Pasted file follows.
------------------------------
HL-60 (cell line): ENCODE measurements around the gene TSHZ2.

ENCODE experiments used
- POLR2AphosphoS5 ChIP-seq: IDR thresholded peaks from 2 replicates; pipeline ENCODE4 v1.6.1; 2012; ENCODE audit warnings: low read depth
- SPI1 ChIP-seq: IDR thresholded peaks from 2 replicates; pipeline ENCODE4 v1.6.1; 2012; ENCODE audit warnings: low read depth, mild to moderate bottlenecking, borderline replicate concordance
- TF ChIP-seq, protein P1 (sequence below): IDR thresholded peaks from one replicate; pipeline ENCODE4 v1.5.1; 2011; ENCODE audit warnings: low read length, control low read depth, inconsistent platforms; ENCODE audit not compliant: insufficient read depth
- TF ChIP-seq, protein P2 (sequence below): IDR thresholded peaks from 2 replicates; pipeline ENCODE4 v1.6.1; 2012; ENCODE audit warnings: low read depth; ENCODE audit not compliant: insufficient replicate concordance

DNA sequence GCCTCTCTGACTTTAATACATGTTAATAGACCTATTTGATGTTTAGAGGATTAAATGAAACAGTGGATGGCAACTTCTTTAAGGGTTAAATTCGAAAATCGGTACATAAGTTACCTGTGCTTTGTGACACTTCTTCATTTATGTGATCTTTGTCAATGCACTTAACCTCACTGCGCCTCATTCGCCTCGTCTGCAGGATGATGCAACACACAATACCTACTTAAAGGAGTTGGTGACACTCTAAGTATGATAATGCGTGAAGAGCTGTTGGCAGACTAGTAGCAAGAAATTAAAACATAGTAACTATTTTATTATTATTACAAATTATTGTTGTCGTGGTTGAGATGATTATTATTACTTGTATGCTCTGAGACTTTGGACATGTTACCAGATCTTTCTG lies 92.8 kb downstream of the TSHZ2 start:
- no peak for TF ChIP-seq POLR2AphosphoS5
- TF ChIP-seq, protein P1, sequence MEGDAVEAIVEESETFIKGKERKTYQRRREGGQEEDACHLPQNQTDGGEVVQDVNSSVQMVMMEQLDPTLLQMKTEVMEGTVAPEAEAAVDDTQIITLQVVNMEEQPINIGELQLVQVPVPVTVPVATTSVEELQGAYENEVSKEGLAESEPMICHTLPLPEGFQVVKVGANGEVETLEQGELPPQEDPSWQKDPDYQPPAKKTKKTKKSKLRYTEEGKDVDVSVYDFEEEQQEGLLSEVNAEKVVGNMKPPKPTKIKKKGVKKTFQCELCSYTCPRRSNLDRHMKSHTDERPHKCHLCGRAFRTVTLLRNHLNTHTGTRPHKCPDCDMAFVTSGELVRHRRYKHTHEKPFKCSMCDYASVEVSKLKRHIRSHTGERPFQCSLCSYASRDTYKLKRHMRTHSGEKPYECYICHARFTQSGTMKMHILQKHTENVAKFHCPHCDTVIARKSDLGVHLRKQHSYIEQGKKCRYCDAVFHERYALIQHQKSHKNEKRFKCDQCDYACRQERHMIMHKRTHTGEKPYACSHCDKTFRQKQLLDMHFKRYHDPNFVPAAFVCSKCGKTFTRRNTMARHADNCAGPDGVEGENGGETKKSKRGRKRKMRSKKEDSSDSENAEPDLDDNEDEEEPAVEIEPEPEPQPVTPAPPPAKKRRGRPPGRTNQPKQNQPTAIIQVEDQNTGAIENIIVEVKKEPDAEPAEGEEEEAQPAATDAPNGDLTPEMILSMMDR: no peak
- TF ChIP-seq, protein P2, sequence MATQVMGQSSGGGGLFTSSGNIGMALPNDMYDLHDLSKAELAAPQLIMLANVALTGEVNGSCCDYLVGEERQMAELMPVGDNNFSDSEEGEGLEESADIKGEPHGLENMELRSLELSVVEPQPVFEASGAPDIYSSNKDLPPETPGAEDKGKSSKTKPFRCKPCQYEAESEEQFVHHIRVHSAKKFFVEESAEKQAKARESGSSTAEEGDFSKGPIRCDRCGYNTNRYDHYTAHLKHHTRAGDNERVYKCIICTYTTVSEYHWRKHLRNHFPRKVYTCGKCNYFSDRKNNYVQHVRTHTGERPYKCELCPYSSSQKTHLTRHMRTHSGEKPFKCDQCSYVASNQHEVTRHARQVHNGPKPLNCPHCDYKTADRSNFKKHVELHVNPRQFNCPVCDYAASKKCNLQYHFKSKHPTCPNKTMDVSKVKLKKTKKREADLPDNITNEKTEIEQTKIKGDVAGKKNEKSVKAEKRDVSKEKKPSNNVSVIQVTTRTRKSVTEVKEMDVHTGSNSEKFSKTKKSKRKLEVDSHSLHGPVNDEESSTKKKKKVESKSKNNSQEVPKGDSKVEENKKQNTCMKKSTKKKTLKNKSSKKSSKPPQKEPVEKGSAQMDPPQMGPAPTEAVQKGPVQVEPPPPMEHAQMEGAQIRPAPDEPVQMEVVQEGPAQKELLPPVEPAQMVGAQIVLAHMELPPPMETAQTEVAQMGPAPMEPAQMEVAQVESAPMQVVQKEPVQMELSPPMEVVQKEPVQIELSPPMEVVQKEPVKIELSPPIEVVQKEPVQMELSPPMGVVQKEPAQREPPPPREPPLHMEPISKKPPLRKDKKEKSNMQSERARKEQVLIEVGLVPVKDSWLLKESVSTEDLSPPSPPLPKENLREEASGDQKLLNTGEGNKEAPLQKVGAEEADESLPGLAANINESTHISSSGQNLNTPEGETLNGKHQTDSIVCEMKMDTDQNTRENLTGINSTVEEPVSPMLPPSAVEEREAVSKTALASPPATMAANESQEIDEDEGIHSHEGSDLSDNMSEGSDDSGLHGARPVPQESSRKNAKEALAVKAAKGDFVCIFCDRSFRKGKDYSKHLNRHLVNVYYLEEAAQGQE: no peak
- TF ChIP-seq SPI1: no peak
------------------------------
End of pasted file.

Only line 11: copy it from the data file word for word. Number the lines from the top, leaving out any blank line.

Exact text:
- TF ChIP-seq SPI1: no peak